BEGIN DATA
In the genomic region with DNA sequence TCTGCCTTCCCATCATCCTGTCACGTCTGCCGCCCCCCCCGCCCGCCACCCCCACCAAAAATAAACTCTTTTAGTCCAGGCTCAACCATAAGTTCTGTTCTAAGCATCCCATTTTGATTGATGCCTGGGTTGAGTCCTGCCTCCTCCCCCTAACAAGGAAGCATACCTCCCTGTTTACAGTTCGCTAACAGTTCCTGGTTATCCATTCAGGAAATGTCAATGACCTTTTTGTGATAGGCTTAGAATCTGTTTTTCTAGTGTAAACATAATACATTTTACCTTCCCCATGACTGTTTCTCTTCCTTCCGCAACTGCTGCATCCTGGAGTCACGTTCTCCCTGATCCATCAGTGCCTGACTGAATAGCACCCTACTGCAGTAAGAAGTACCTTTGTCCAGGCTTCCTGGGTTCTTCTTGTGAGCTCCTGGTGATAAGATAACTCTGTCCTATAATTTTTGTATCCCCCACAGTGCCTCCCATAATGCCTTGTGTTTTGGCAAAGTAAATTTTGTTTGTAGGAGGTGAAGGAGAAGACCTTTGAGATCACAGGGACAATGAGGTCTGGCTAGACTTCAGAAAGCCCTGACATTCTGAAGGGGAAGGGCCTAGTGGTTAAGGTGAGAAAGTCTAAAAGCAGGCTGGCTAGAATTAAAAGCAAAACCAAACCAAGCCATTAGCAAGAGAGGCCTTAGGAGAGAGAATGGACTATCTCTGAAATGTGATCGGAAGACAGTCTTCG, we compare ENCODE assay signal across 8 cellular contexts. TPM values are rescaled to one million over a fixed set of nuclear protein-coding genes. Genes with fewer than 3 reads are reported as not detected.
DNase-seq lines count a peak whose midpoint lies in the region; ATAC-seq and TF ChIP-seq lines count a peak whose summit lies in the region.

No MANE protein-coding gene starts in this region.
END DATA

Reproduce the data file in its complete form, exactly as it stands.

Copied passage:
In the genomic region with DNA sequence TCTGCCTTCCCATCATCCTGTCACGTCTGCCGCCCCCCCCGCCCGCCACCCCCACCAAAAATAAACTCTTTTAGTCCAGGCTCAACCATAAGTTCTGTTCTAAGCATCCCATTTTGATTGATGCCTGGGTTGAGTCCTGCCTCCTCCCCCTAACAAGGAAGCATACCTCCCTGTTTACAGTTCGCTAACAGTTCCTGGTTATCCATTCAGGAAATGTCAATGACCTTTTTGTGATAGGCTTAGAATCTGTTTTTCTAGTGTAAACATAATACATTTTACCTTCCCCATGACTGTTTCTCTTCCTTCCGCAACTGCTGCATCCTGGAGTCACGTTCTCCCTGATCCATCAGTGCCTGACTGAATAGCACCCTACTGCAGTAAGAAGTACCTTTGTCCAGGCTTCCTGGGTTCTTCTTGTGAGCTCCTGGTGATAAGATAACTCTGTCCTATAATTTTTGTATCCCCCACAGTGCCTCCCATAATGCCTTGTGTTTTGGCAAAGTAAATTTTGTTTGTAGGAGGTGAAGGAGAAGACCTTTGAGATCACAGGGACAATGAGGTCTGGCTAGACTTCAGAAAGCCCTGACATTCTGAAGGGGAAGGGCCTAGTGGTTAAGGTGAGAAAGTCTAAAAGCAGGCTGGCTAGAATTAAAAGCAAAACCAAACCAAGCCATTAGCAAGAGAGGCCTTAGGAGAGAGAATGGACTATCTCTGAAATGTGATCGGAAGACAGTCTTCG, we compare ENCODE assay signal across 8 cellular contexts. TPM values are rescaled to one million over a fixed set of nuclear protein-coding genes. Genes with fewer than 3 reads are reported as not detected.
DNase-seq lines count a peak whose midpoint lies in the region; ATAC-seq and TF ChIP-seq lines count a peak whose summit lies in the region.

No MANE protein-coding gene starts in this region.